Photographer Jeffrey Wolin’s work has spanned from documenting Holocaust survivors to Vietnam war veterans, and he has now turned his camera towards Chicago’s unhoused population. He has called West Town his home for nearly 10 years, and he is now debuting a project about unhoused community members, Faces of Homelessness.
The work is currently on display at the Catherine Edelman Gallery at 1637 W. Chicago Ave. through February 15. And on Tuesday, February 8, CCH is hosting a virtual panel with the Chicago Public Library featuring Wolin, CCH Executive Director Doug Schenkelberg, Alderperson Matt Martin of Chicago’s 47th Ward and two photography subjects, Ronald Matthews and Melodi Serna.
Chicago Coalition for the Homeless’ Fund will provide $500 grants to 120 households that are or at-risk of becoming homeless.
Updated February 8 – Responding to continued community need, Chicago Coalition for the Homeless (CCH) reopened applications to the CCH Mutual Aid Fund for another round of 120 grants. The Fund will provide direct cash support of $500 to Illinois residents in need.
Applications were open Tuesday, February 1, and the 250-application cap was reached within two hours.
Many definitions of homelessness include “people temporarily staying with others”—doubling-up because of economic hardship or housing loss. Temporarily staying with others can have negative consequences that should be addressed, but the U.S. Department of Housing and Urban Development’s methods for enumerating homelessness exclude these arrangements, and Department of Education counts of doubling-up include only school children.
It is with great sadness that we learned of the passing of grassroots leader Leeanna Majors. We send our deepest condolences to Ms. Leeanna’s family and all those who loved her. CCH mourns with you, and celebrates the extraordinary life of this remarkable woman. She devoted her life to advocating for the rights of people experiencing homelessness.
Ms. Leeanna brought hope, love, and joy to all those who knew her. She empowered people to believe they were the answer to the issues their communities faced. She inspired everyone with her positivity, devotion to justice, and willingness to be vulnerable and share her story with others. She will be missed.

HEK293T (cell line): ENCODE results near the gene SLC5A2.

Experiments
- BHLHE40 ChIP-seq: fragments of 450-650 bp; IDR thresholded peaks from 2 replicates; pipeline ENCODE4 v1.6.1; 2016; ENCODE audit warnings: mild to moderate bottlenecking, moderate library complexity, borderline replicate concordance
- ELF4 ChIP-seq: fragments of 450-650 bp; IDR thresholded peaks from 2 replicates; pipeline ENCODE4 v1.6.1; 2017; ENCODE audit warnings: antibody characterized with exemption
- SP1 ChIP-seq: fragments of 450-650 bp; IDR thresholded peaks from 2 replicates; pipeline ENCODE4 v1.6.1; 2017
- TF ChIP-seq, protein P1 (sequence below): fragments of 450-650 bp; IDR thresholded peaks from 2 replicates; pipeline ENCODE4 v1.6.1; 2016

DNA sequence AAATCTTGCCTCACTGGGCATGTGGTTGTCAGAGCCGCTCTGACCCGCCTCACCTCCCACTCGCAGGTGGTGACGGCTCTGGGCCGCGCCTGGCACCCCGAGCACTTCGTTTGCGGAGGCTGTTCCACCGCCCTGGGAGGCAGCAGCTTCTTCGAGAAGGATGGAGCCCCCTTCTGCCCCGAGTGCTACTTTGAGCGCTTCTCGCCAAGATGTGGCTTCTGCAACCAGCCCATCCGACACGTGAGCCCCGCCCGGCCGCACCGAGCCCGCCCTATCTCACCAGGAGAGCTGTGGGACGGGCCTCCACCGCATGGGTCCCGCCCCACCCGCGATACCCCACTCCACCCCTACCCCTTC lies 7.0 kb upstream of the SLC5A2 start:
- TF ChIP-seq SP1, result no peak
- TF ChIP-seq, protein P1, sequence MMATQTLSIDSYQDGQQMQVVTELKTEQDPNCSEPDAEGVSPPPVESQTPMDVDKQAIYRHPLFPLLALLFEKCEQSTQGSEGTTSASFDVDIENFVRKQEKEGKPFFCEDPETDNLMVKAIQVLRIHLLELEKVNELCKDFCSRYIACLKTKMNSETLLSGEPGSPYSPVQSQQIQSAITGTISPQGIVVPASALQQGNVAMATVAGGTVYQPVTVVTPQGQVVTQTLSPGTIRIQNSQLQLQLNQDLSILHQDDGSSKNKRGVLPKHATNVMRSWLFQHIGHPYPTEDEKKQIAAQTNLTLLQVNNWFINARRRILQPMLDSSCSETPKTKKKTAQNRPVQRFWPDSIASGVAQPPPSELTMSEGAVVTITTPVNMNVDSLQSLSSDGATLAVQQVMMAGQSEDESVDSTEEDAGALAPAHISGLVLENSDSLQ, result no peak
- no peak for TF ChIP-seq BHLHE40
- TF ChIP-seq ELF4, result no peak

The warmth of summer has left Chicago—and temperatures are steadily dropping as winter intensifies. In a matter of days, the weather will be freezing. That is a matter of life and death for the tens of thousands of people currently experiencing houslessness in the city.
According to the Chicago Coalition for the Homeless, there were 58,273 unhoused Chicagoans in 2019, and the economic turbulence caused by the ongoing pandemic has probably caused that number to rise. A significant percentage of those without homes are minors. This year, for example, the Chicago Public School system reported serving 10,836 homeless students. And the majority of Chicagoans without housing are people of color; CCH reports that roughly 60 percent of those affected are Black, and 25 percent are Latinx.
For the past 19 years, when students in Kane County have missed school, Kari Glenn has visited their homes to see what’s preventing them from attending classes. As a truancy officer, she says this year has been the hardest. In one of the families Glenn works with, the single parent died, leaving behind four young children. “Now they’re going to be living with a relative and that relative isn’t completely prepared to take on four little kids,“ she said.
All parents want a safe, stable, loving home for their children. Grassroots leader Elizabeth Maldonado, a mother of four, is no different. Although her journey to housing had been tough, her desire to provide a real home for her children was stronger.
Born in Honduras, Elizabeth’s family moved from place to place – never having a home of their own. They moved to Florida, then Ohio, and then back to Central America, always staying with family or in shelters. Abuse was a common occurrence.
In November, Chicago Coalition for the Homeless (CCH) was excited to add a superlative group of new board members to our governing board. These eight people bring an amazing breadth of knowledge, talent, and passion to an existing stellar line-up of committed board members. We are so incredibly grateful to each of them for giving their time and energy to CCH’s mission.
We asked each of them to answer this question: What motivates you to be part of our mission to prevent and end homelessness in Chicago/Illinois?
The problem of unaffordable housing — and the inextricable problem of people experiencing homelessness — is so obvious in major cities, including New York, where I live, that it can be overwhelming. For some, that feeling can be translated into a sense of learned blindness — If I don’t look too hard, it is not a problem, and certainly not my problem.
Jeffrey Wolin, a photographer in Chicago and professor emeritus at Indiana University, has taken the opposite approach. He has spent the last several years talking with and documenting the circumstances of people who are homeless. He works with advocacy organizations, including the Chicago Coalition for the Homeless, to find participants.